So I’ve been thinking of experimenting with different sugars for priming my beers. In my research, I found the following chart suggesting the following equivalents to achieve approximately 25 lb/sq. in. in 5 gallons of fermented wort:
Sugar Type Amount (Cups)
dextrose ¾ c.
honey 1 c.
maple syrup 1 ¼ c.
molasses 1 c.
brown sugar 2/3 c.
cane or beet sugar 2/3 c.
dried malt extract 1 ¼ c.
(Papazian, The Home Brewer’s Companion)
I think that the full amount of some of the stronger stuff in there (case and point, molasses) shouldn’t be used by itself for priming unless you really know what kind of flavor you will be imparting. But maybe half and half (1/2 c molasses and 3/8 c dextrose) would be good.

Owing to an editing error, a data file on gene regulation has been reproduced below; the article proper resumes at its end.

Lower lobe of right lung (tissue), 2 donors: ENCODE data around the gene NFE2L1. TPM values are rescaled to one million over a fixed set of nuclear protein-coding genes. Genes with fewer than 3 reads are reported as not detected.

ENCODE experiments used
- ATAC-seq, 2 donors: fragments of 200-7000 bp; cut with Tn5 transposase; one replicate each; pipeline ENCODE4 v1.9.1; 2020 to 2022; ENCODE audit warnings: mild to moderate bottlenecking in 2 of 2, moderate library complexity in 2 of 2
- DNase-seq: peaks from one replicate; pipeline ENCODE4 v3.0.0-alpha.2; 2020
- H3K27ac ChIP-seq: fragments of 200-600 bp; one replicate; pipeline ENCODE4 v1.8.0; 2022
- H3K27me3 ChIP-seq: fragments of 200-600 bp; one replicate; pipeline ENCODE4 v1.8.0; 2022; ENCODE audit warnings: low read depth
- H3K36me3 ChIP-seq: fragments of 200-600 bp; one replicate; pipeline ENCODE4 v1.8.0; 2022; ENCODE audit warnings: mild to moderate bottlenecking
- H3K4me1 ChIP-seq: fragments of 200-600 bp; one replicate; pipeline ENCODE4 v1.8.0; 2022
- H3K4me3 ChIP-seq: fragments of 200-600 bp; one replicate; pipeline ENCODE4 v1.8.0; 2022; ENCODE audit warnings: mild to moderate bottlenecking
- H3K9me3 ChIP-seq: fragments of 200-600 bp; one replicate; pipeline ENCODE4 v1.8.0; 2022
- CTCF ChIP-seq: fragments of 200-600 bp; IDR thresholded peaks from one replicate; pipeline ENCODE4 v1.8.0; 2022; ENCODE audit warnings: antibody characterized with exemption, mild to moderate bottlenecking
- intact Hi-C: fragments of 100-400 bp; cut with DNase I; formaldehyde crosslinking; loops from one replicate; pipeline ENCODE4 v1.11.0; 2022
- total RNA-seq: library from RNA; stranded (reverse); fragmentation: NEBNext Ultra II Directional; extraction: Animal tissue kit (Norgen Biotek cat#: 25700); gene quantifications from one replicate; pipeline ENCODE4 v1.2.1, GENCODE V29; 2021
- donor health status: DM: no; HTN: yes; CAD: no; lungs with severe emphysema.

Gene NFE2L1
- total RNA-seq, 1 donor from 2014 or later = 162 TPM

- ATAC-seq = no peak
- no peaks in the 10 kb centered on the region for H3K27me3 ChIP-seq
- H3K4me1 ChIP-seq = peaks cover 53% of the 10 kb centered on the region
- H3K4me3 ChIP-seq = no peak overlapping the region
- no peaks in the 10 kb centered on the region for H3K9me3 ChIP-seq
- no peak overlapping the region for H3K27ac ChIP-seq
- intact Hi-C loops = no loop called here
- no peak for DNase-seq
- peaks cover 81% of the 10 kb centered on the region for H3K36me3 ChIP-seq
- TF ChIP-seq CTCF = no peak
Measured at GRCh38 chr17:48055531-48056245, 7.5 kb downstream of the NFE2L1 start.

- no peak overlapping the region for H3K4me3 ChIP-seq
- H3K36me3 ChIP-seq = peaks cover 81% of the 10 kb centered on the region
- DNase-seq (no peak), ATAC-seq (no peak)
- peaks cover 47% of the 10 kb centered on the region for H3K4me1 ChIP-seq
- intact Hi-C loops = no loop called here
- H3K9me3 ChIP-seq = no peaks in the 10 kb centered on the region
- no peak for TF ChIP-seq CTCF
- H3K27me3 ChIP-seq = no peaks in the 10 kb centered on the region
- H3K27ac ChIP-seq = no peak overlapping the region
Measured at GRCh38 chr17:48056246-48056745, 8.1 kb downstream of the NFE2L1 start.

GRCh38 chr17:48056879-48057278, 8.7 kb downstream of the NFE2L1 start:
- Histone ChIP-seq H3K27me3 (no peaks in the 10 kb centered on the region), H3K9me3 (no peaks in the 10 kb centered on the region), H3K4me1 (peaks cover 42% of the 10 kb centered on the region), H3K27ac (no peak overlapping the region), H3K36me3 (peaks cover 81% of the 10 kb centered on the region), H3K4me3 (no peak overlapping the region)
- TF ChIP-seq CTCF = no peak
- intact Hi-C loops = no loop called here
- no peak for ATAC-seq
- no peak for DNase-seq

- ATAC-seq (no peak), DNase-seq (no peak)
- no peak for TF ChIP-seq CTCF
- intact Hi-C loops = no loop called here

The other way to prime is the process of kraeusening. The truest form of kraeusening is the process of adding freshly fermenting wort instead of the other sugars for priming. The wort should have just reached the kraeusen stage in order for this to work best. You can use unfermented (yeastless) wort, but this will lengthen the conditioning period because of a lack of oxygen making for a slow refermentation. *Technically, using Dry Malt Extract to prime is the latter type of kraeusening.
I’ve yet to try kraeusening or using anything but dextrose for priming, but I hope to do so in the near future, namely in Clementine’s Molasses Porter in which I want to use some molasses to prime.
Homebrew is all about adventure, so get out there and try something new!
Entry filed under: Tidbits.